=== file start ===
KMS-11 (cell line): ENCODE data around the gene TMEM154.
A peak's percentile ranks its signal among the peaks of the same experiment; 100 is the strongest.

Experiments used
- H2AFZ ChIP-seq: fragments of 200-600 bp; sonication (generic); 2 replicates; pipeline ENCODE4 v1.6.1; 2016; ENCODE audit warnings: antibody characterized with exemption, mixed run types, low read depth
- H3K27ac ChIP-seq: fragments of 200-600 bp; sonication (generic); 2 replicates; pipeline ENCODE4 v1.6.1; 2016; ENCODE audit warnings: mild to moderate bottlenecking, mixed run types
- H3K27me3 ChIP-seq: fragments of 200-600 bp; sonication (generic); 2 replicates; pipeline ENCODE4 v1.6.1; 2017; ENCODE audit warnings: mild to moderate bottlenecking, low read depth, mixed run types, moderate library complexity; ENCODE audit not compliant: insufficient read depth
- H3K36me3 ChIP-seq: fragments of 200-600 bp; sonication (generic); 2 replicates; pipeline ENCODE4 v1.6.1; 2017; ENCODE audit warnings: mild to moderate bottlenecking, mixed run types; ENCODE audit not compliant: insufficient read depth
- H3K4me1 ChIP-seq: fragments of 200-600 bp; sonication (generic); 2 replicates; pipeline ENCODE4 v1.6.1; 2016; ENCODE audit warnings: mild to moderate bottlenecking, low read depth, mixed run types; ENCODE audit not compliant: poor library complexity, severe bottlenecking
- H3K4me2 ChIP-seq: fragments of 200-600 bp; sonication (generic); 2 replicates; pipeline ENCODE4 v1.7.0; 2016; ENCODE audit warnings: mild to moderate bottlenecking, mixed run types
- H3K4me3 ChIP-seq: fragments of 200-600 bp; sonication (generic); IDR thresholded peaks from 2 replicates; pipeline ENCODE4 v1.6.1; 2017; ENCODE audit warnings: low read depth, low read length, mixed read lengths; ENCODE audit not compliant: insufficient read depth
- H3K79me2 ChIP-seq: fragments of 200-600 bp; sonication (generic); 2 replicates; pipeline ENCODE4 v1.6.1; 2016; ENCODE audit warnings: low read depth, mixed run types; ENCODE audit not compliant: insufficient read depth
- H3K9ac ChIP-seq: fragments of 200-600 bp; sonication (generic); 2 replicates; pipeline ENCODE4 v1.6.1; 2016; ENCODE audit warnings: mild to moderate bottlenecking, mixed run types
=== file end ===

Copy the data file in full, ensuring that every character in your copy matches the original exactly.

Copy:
KMS-11 (cell line): ENCODE data around the gene TMEM154.
A peak's percentile ranks its signal among the peaks of the same experiment; 100 is the strongest.

Experiments used
- H2AFZ ChIP-seq: fragments of 200-600 bp; sonication (generic); 2 replicates; pipeline ENCODE4 v1.6.1; 2016; ENCODE audit warnings: antibody characterized with exemption, mixed run types, low read depth
- H3K27ac ChIP-seq: fragments of 200-600 bp; sonication (generic); 2 replicates; pipeline ENCODE4 v1.6.1; 2016; ENCODE audit warnings: mild to moderate bottlenecking, mixed run types
- H3K27me3 ChIP-seq: fragments of 200-600 bp; sonication (generic); 2 replicates; pipeline ENCODE4 v1.6.1; 2017; ENCODE audit warnings: mild to moderate bottlenecking, low read depth, mixed run types, moderate library complexity; ENCODE audit not compliant: insufficient read depth
- H3K36me3 ChIP-seq: fragments of 200-600 bp; sonication (generic); 2 replicates; pipeline ENCODE4 v1.6.1; 2017; ENCODE audit warnings: mild to moderate bottlenecking, mixed run types; ENCODE audit not compliant: insufficient read depth
- H3K4me1 ChIP-seq: fragments of 200-600 bp; sonication (generic); 2 replicates; pipeline ENCODE4 v1.6.1; 2016; ENCODE audit warnings: mild to moderate bottlenecking, low read depth, mixed run types; ENCODE audit not compliant: poor library complexity, severe bottlenecking
- H3K4me2 ChIP-seq: fragments of 200-600 bp; sonication (generic); 2 replicates; pipeline ENCODE4 v1.7.0; 2016; ENCODE audit warnings: mild to moderate bottlenecking, mixed run types
- H3K4me3 ChIP-seq: fragments of 200-600 bp; sonication (generic); IDR thresholded peaks from 2 replicates; pipeline ENCODE4 v1.6.1; 2017; ENCODE audit warnings: low read depth, low read length, mixed read lengths; ENCODE audit not compliant: insufficient read depth
- H3K79me2 ChIP-seq: fragments of 200-600 bp; sonication (generic); 2 replicates; pipeline ENCODE4 v1.6.1; 2016; ENCODE audit warnings: low read depth, mixed run types; ENCODE audit not compliant: insufficient read depth
- H3K9ac ChIP-seq: fragments of 200-600 bp; sonication (generic); 2 replicates; pipeline ENCODE4 v1.6.1; 2016; ENCODE audit warnings: mild to moderate bottlenecking, mixed run types